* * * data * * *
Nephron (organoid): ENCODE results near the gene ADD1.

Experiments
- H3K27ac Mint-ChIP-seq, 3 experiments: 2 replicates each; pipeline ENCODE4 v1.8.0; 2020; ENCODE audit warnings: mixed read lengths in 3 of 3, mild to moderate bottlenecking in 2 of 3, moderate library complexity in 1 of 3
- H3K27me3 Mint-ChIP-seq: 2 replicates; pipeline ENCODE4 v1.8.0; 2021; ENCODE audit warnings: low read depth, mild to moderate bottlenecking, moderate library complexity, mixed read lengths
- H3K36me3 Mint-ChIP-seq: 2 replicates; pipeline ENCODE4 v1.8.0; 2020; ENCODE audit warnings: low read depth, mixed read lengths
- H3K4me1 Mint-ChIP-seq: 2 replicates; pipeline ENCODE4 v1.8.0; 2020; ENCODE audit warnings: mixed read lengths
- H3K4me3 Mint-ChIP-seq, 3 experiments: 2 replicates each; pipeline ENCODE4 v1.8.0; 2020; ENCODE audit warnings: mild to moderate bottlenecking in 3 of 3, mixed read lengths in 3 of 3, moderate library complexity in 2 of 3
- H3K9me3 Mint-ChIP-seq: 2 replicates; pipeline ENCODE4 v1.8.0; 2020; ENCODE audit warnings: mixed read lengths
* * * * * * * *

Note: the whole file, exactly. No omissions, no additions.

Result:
Nephron (organoid): ENCODE results near the gene ADD1.

Experiments
- H3K27ac Mint-ChIP-seq, 3 experiments: 2 replicates each; pipeline ENCODE4 v1.8.0; 2020; ENCODE audit warnings: mixed read lengths in 3 of 3, mild to moderate bottlenecking in 2 of 3, moderate library complexity in 1 of 3
- H3K27me3 Mint-ChIP-seq: 2 replicates; pipeline ENCODE4 v1.8.0; 2021; ENCODE audit warnings: low read depth, mild to moderate bottlenecking, moderate library complexity, mixed read lengths
- H3K36me3 Mint-ChIP-seq: 2 replicates; pipeline ENCODE4 v1.8.0; 2020; ENCODE audit warnings: low read depth, mixed read lengths
- H3K4me1 Mint-ChIP-seq: 2 replicates; pipeline ENCODE4 v1.8.0; 2020; ENCODE audit warnings: mixed read lengths
- H3K4me3 Mint-ChIP-seq, 3 experiments: 2 replicates each; pipeline ENCODE4 v1.8.0; 2020; ENCODE audit warnings: mild to moderate bottlenecking in 3 of 3, mixed read lengths in 3 of 3, moderate library complexity in 2 of 3
- H3K9me3 Mint-ChIP-seq: 2 replicates; pipeline ENCODE4 v1.8.0; 2020; ENCODE audit warnings: mixed read lengths